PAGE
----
Login node: graham.computecanada.ca
GlobusGlobus is a file transfer service [https://www.globus.org/] endpoint: computecanada#graham-dtn

GRAHAM is a heterogeneous cluster, suitable for a variety of workloads, and located at the University of Waterloo. It is named after Wes Graham, the first director of the Computing Centre at Waterloo. It was previously known as "GP3" and is still identified as such in the 2017 RAC documentation.

The parallel filesystem and external persistent storage (NDC-Waterloo) are similar to Cedar's. The interconnect is different and there is a slightly different mix of compute nodes.

The Graham system is sold and supported by Huawei Canada, Inc. It is entirely liquid cooled, using rear-door heat exchangers.

Getting started with Graham

How to run jobs

Attached storage systems

Home space
  • Location of home directories.
  • Each home directory has a small, fixed quota.
  • Not allocated via RAS or RAC. Larger requests go to Project space.
  • Has daily backup.
Scratch space
3.6PB total volume
Parallel high-performance filesystem
  • For active or temporary (/scratch) storage.
  • Not allocated.
  • Large fixed quota per user.
  • Inactive data will be purged.
Project space
External persistent storage

High-performance interconnect

Mellanox FDR (56Gb/s) and EDR (100Gb/s) InfiniBand interconnect. FDR is used for GPU and cloud nodes, EDR for other node types. A central 324-port director switch aggregates connections from islands of 1024 cores each for CPU and GPU nodes. The 56 cloud nodes are a variation on CPU nodes, and are on a single larger island sharing 8 FDR uplinks to the director switch.

A low-latency high-bandwidth Infiniband fabric connects all nodes and scratch storage.

Nodes configurable for cloud provisioning also have a 10Gb/s Ethernet network, with 40Gb/s uplinks to scratch storage.

The design of Graham is to support multiple simultaneous parallel jobs of up to 1024 cores in a fully non-blocking manner.

For larger jobs the interconnect has a 8:1 blocking factor, i.e., even for jobs running on multiple islands the Graham system provides a high-performance interconnect.

Graham high performance interconnect diagram

Node types and characteristics

A total of 35,520 cores and 320 GPU devices, spread across 1,107 nodes of different types.

Processor type: All nodes except bigmem3000 have Intel E5-2683 V4 CPUs, running at 2.1 GHz

GPU type: P100 12g

base nodes 864 nodes 128 GB of memory, 16 cores/socket, 2 sockets/node. Intel "Broadwell" CPUs at 2.1Ghz, model E5-2683 v4. 960GB SATA SSD.
large nodes (cloud configuration) 56 nodes 256 GB of memory, 16 cores/socket, 2 sockets/node. Intel "Broadwell" CPUs at 2.1Ghz, model E5-2683 v4. 960GB SATA SSD.
GPU nodes 160 nodes 128 GB of memory, 16 cores/socket, 2 sockets/node, 2 NVIDIA P100 Pascal GPUs/node (12GB HBM2 memory). Intel "Broadwell" CPUs at 2.1Ghz, model E5-2683 v4. 1.6TB NVMe SSD.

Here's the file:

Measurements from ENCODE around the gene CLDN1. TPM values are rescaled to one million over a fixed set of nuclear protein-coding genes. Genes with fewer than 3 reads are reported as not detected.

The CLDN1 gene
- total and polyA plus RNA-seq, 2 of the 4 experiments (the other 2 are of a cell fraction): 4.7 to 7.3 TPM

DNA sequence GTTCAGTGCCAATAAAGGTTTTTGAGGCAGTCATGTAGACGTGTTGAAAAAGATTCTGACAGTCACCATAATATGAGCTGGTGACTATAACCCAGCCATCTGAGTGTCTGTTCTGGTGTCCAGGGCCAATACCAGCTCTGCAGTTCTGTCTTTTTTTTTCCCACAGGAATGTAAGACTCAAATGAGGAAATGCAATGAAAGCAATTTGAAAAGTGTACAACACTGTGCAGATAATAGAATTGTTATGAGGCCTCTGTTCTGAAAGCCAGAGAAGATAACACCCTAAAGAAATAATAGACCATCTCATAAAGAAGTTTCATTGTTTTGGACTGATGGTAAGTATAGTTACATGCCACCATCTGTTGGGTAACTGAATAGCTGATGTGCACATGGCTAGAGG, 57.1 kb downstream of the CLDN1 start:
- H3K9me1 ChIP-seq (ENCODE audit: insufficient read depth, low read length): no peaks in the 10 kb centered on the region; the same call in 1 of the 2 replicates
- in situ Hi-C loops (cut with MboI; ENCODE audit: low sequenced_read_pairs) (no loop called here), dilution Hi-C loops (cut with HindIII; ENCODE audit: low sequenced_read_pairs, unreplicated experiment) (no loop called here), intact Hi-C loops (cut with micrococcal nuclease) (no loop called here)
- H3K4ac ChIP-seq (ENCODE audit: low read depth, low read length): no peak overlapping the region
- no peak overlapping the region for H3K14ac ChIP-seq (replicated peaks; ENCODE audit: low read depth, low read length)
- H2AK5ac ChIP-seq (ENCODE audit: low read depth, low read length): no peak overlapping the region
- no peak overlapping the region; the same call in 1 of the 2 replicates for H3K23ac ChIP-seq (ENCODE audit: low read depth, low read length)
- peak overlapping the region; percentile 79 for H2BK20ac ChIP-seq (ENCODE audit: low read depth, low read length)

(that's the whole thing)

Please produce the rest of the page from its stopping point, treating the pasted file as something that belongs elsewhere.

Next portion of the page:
bigmem500 nodes 24 nodes 0.5 TB (512 GB) of memory, 16 cores/socket, 2 sockets/node. Intel "Broadwell" CPUs at 2.1Ghz, model E5-2683 v4. 960GB SATA SSD.
bigmem3000 nodes 3 nodes 3 TB of memory, 16 cores/socket, 4 sockets/node. Intel "Broadwell" CPUs at 2.1Ghz, model E7-4850 v4. 960GB SATA SSD.

Best practice for local on-node storage is to use the temporary directory generated by Slurm, $SLURM_TMPDIR. Note that this directory and its contents will disappear upon job completion.



National Data Cyberinfrastructure (NDC)

Initially the NDC will be composed of large disc+tape systems at SFU and Waterloo.

Type Location Initial Capacity Availability Comments
Project space

SFU
Waterloo
Toronto

10 PB at SFU and 13 PB at Waterloo. Space in Toronto to be confirmed.

Available
(as of June 30, 2017)

  • Mounted on the site's cluster (login and compute nodes)
  • Backed up to tape
  • Allocated through the RAC
  • Persistent
Nearline space
(Long-term Tape)

SFU and Waterloo

  • NDC-SFU
  • NDC-Waterloo
30 PB each Tape systems in production.
No definite schedule for automation.
  • Basic tape archive systems are in service, but the "nearline" automation is still in preparation.
    • Nearline RAC 2017 awards are being allocated to /project on demand. Send request to technical support.
  • Files moved to a "nearline" disc-cache location will be automatically moved to tape.
  • Tape copies will be replicated between SFU and Waterloo sites.
  • Allocated through the RAC
  • Restores will be made upon request to technical support.
  • Persistent
Object Store

All sites

  • including UVic and Toronto in the future
  • NDC-Object

Small to start
(A few PB usable)

No definite schedule.

DDN's "WOS" product has been purchased by the Compute Canada consortia, and is being deployed. Full implementation and access details are not available yet. Expectations include:

  • Fully distributed, redundant storage pools
  • Accessible anywhere (based on access control choices)
  • Allows for redundant, high availability architectures
  • S3 is planned. Swift and other access interfaces are being investigated but there is no timeline or guarantee these will be put into production.
  • This is a new service aimed at experimental and observational data
  • Allocated through the RAC
Special Purpose various ~3.5 PB Customized plans
  • Special purpose for major projects.
  • dCache and other customized configurations
  • Allocated by RAC.

Note that due to Silo decommissioning it has been necessary to provide interim storage while the NDC is developed.